Corollary 1

The optimal values of , and can all be expressed as strictly decreasing functions of :

(13)

The findings of Corollary 1 conform to the following intuition:

  • At light workload (small ), there should be little backlog in the request queue (small ) and the service delay dominates the total delay. In this case, the system is not operating in the capacity-limited regime. So it is beneficial to increase the level of chunking and redundancy (large and ) to reduce delay.

  • At heavy workload (larger ), there will be a large backlog in the request queue (large ) and the queueing delay dominates the total delay. In this case, the system operates in the capacity-limited regime. So it is better to reduce the level of chunking and redundancy (small and ) to support higher throughput.

More importantly, it suggests the sufficiency to choose the FEC code solely based on the length of the request queue – a very robust and easy to obtain system metric – instead of less reliable estimations of and . As will be discussed later, queue length has other advantages over arrival rate in a dynamic setting.

The basic idea of TOFEC is to choose and for a request of class , where is the queue length upon the arrival of the request. When this is done to all request arrivals to the system, it can be expected the average code lengths (dimensions) and expected queue length satisfy Eq.13, hence the optimal delay is achieved. In TOFEC, this is implemented with a threshold based algorithm, which can be performed very efficiently. For each class , we first compute the expected queue length given is the optimal code length by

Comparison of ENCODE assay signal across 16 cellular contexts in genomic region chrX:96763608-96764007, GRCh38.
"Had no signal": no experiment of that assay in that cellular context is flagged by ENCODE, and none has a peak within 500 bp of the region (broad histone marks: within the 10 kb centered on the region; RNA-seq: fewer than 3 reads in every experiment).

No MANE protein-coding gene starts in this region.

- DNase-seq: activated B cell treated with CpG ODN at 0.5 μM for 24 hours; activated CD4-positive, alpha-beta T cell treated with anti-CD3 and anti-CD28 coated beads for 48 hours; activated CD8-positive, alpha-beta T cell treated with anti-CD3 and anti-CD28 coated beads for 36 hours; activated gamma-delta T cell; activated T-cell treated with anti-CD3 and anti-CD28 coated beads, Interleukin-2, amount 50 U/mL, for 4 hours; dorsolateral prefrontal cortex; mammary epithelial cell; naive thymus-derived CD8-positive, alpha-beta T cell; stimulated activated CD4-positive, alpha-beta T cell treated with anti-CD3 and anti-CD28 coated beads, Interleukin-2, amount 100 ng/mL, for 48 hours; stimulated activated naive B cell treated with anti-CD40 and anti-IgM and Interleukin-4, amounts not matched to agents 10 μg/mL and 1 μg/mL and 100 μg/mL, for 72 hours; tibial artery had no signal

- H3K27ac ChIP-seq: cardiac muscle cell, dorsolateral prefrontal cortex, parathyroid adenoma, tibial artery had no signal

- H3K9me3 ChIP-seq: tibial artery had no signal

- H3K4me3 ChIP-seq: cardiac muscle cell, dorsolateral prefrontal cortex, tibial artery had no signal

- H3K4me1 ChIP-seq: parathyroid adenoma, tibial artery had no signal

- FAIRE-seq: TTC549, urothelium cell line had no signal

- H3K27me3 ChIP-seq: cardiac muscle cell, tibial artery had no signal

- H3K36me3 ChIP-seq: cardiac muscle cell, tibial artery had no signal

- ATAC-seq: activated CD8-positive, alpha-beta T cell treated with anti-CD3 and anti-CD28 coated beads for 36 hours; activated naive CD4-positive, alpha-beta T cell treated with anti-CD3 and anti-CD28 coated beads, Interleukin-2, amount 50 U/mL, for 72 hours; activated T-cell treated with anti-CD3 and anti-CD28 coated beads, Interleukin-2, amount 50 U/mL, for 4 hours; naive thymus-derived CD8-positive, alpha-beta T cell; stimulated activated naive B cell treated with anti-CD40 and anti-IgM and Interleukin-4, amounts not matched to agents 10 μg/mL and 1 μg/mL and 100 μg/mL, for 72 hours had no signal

(14)

Here is the maximum number of tasks allowed for a class request. Since is a strictly decreasing function, its inverse is a well-defined strictly decreasing function. As a result, we have Note that our goal is to use code length if the queue length is around , so we want a set of thresholds such that

and will use such that . In our current implementation of TOFEC, we use for and . A set of thresholds for adaptation of is found in a similar fashion.

Initialization: . When request arrives
1 queue length upon arrival of request;
2 class that request belongs to;